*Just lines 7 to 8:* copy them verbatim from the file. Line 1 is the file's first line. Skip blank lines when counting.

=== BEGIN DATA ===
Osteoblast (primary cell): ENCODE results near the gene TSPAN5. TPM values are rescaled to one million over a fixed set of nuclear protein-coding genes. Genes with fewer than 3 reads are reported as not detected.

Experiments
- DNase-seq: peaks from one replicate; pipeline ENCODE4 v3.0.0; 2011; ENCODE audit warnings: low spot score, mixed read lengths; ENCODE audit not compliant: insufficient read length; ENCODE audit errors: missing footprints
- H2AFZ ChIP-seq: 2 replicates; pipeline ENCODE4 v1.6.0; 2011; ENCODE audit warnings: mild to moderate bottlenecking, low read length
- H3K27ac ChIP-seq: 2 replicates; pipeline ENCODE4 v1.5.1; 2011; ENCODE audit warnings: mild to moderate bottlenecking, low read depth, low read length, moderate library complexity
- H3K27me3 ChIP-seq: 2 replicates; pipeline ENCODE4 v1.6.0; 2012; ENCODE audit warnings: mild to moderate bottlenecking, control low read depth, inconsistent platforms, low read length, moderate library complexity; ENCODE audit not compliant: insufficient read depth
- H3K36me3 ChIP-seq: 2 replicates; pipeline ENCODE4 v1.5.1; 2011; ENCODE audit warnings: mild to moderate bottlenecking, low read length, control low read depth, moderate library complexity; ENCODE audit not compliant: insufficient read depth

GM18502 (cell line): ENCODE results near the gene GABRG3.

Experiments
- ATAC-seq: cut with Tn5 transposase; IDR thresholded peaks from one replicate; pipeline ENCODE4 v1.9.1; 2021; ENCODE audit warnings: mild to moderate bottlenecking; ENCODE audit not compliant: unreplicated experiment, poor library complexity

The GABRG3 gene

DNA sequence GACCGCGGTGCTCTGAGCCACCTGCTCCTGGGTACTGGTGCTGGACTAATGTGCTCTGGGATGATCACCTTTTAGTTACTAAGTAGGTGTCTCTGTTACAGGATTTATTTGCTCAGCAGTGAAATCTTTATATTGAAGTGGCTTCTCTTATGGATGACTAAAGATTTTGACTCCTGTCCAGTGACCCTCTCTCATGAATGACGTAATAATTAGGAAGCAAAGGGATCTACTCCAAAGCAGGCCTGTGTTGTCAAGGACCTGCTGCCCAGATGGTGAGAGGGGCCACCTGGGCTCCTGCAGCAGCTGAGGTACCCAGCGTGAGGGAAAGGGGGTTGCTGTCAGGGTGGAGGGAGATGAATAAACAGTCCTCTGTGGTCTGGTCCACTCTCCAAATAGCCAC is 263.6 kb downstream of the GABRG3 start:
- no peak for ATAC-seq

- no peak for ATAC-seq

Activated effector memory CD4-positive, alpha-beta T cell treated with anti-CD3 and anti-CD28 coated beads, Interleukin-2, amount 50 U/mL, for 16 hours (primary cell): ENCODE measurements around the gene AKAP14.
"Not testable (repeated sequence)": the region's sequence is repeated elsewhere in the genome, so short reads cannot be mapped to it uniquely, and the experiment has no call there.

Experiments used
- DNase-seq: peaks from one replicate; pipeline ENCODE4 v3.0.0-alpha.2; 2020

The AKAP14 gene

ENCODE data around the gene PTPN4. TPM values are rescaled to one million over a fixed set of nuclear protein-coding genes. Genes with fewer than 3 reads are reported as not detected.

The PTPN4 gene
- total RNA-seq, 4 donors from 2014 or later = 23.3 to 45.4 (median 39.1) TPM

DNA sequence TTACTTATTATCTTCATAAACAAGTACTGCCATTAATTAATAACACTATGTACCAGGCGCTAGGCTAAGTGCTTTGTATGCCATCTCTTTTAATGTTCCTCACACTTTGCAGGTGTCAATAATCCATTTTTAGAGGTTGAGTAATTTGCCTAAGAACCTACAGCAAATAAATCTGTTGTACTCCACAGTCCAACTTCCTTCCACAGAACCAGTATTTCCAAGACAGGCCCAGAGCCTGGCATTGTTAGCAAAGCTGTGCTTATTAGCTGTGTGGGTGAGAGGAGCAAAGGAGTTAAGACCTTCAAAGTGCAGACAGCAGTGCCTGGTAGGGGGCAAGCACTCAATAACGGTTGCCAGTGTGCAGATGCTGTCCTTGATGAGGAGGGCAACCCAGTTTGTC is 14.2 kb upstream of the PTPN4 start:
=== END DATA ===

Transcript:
- H3K36me3 ChIP-seq: 2 replicates; pipeline ENCODE4 v1.5.1; 2011; ENCODE audit warnings: mild to moderate bottlenecking, low read length, control low read depth, moderate library complexity; ENCODE audit not compliant: insufficient read depth

GM18502 (cell line): ENCODE results near the gene GABRG3.